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Dublin Bay Sailing Club COVID-19 Members Survey Reveals 'Overwhelming Support' for Racing

4th May 2020
A J109 Class One yacht passes DBSC's East Mark in 2019. A club survey revealed large support for racing on the Bay this season A J109 Class One yacht passes DBSC's East Mark in 2019. A club survey revealed large support for racing on the Bay this season Photo: Afloat

There has been overwhelming support from a Dublin Bay Sailing Club (DBSC) survey to going racing this season despite the problems posed by COVID-19.

The anonymous survey got a response from over half of DBSC's 1,200 members There showed 'huge support for extending the season and reformatted Tuesday racing for the keelboat and cruiser fleets'.

Following the government roadmap announcement last Friday (1st of May), DBSC says it is 'encouraged but needs to wait for formal guidance from Irish Sailing'.

White sails option

Club Commodore Jonathan Nicholson says the survey also showed a white sails option to reduce crew numbers was popular. 

'This and other options need further consideration along with a dialogue with the DBSC class captains' Nicholson says, for the massive 250-boat fleet.

Support for running two DBSC races on Saturdays was less clear cut but maybe considered based on the season start date.

Adapting the DBSC format

There was near-unanimous support for adapting the race formats given the new constraints that DBSC will be operating under.

The responses are summarised below by DBSC on its website as follows: 

Intentions to race this season?

This question was posed a number of times, albeit with a different perspective. Of particular note is the response to the question “Having spent time thinking about this and looking at some of the options DBSC is thinking about how likely are you now to join this season”. 75% of responses were either likely or very likely to join. There is also considerable support for entering regardless of the start date of the season.

What facilities are needed to race?

There is a need for changing rooms etc. to be addressed especially for dinghy and smaller keelboat classes, whilst access to food and bar was considered a nice to have, this was not deemed a deterrent to racing.

Given the nature of this season what revisions to the programme would be welcome?

There was huge support for extending the season and reformatted Tuesday racing for the keelboat and cruiser fleets. Support for running two races on Saturdays was less clear cut but maybe considered based on the season start date. The white sails option to reduce crew numbers was popular. This and other options need further consideration along with a dialogue with the class captains. There was near-unanimous support for adapting the race formats given the new constraints that we will be operating under.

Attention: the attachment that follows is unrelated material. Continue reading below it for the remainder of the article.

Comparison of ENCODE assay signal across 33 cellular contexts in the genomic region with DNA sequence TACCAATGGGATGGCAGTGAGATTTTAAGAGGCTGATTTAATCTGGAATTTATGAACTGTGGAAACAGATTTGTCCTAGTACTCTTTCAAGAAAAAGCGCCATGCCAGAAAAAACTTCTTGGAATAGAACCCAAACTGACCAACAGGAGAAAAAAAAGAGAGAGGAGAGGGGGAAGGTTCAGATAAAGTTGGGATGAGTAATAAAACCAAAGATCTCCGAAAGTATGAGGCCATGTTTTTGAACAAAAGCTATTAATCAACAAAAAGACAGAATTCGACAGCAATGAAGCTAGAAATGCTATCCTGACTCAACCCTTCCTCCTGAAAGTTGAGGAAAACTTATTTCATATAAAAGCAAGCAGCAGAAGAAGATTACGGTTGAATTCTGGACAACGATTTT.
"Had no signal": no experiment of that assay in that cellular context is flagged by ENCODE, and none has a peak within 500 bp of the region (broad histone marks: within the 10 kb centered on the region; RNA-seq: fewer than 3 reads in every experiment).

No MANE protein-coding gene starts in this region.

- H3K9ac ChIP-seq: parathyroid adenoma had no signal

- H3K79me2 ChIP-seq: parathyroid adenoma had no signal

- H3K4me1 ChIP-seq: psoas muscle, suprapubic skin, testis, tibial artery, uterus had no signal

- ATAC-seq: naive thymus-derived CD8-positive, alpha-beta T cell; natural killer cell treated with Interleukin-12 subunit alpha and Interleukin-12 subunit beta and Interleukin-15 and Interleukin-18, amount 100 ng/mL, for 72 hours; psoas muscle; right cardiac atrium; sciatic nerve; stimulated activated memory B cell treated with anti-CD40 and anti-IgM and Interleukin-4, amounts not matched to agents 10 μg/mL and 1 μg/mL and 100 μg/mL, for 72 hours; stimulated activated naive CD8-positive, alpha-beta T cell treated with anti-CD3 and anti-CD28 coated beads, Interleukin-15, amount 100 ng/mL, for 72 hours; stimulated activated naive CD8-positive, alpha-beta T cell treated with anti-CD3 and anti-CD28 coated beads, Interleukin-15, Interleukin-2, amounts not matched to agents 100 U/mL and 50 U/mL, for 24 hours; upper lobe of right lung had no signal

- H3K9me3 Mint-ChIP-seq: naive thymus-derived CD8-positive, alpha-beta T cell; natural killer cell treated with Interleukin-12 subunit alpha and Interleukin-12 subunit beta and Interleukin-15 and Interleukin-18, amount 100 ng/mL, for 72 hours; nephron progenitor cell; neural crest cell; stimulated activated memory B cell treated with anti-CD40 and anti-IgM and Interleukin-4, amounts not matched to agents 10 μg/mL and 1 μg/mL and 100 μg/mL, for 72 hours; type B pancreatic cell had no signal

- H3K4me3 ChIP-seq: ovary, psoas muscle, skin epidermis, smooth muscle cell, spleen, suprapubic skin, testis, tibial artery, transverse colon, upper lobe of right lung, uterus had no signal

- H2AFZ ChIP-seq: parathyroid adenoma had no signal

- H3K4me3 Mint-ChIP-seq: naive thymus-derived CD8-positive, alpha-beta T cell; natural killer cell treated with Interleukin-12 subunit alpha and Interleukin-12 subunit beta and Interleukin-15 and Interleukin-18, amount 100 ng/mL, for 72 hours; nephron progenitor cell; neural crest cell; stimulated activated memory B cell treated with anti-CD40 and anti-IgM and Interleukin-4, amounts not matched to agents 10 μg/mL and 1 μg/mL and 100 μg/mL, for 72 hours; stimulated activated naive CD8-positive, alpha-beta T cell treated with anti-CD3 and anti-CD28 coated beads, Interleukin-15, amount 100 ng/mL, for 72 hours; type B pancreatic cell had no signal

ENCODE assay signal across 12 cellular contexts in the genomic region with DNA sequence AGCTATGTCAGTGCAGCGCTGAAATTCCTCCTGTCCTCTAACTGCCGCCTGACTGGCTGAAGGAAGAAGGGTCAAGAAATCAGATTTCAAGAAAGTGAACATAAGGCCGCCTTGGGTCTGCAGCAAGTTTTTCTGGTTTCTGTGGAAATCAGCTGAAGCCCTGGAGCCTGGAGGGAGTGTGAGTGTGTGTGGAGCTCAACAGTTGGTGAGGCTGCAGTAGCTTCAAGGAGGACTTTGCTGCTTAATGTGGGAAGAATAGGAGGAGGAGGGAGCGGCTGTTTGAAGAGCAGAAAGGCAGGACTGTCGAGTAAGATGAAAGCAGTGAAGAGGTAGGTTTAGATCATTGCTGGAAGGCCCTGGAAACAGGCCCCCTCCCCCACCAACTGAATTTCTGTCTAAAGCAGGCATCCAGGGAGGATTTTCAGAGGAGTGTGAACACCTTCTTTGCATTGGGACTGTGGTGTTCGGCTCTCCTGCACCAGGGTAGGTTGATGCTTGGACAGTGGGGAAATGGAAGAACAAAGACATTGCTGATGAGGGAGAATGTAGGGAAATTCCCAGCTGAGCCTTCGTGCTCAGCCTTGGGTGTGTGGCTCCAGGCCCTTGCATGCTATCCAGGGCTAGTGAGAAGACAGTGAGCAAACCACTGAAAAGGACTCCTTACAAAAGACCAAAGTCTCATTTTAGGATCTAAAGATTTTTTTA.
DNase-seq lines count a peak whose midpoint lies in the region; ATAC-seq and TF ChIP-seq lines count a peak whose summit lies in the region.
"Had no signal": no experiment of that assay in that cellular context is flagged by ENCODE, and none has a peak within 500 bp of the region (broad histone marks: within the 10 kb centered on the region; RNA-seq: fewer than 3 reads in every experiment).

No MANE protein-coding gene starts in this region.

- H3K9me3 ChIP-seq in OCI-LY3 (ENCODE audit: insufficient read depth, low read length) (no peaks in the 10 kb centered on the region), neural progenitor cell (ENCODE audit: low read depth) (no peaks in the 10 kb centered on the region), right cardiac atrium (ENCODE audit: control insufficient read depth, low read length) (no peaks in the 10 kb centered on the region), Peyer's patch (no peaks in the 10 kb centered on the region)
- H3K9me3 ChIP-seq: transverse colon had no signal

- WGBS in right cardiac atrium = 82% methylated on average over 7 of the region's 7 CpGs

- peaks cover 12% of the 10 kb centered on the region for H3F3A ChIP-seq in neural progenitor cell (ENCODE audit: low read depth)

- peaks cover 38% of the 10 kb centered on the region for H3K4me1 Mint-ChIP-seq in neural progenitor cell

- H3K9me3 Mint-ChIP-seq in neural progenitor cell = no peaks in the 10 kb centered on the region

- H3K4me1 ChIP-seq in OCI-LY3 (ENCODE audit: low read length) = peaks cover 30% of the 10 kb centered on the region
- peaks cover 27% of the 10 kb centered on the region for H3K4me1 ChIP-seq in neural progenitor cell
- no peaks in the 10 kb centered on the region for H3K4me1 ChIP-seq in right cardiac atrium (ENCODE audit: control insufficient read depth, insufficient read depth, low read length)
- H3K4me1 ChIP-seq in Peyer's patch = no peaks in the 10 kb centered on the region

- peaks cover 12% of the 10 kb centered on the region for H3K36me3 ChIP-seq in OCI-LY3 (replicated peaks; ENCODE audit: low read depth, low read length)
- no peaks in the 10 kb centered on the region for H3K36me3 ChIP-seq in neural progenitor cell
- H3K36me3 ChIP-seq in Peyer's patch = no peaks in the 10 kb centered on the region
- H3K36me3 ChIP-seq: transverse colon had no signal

Interpreting the comments is more complex. While many people identified themselves, the survey remains anonymous. All feedback, which was overwhelmingly positive, was considered.

We absolutely recognise there is a concern about personal safety and we will only run racing when the government and Irish Sailing have given their approval and the waterfront clubs are ready to support this activity in a safe and responsible manner. Moreover, rest assured that DBSC will prioritise the safety of all the volunteers who make our racing possible. We acknowledge we may have a reduced number of entries this year as unfortunately, it will not be possible for all members of our club and community to race this summer.

In summary, there is a very clear appetite to go racing.

Afloat.ie Team

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Dublin Bay Sailing Club (DBSC) is one of Europe's biggest yacht racing clubs. It has almost sixteen hundred elected members. It presents more than 100 perpetual trophies each season some dating back to 1884. It provides weekly racing for upwards of 360 yachts, ranging from ocean-going forty footers to small dinghies for juniors.

Undaunted by austerity and encircling gloom, Dublin Bay Sailing Club (DBSC), supported by an institutional memory of one hundred and twenty-nine years of racing and having survived two world wars, a civil war and not to mention the nineteen-thirties depression, it continues to present its racing programme year after year as a cherished Dublin sporting institution.

The DBSC formula that, over the years, has worked very well for Dun Laoghaire sailors. As ever DBSC start racing at the end of April and finish at the end of September. The current commodore is Jonathan Nicholson of the Royal St. George Yacht Club.

The character of racing remains broadly the same in recent times, with starts and finishes at Club's two committee boats, one of them DBSC's new flagship, the Freebird. The latter will also service dinghy racing on Tuesdays and Saturdays. Having more in the way of creature comfort than the John T. Biggs, it has enabled the dinghy sub-committee to attract a regular team to manage its races, very much as happened in the case of MacLir and more recently with the Spirit of the Irish. The expectation is that this will raise the quality of dinghy race management, which, operating as it did on a class quota system, had tended to suffer from a lack of continuity.

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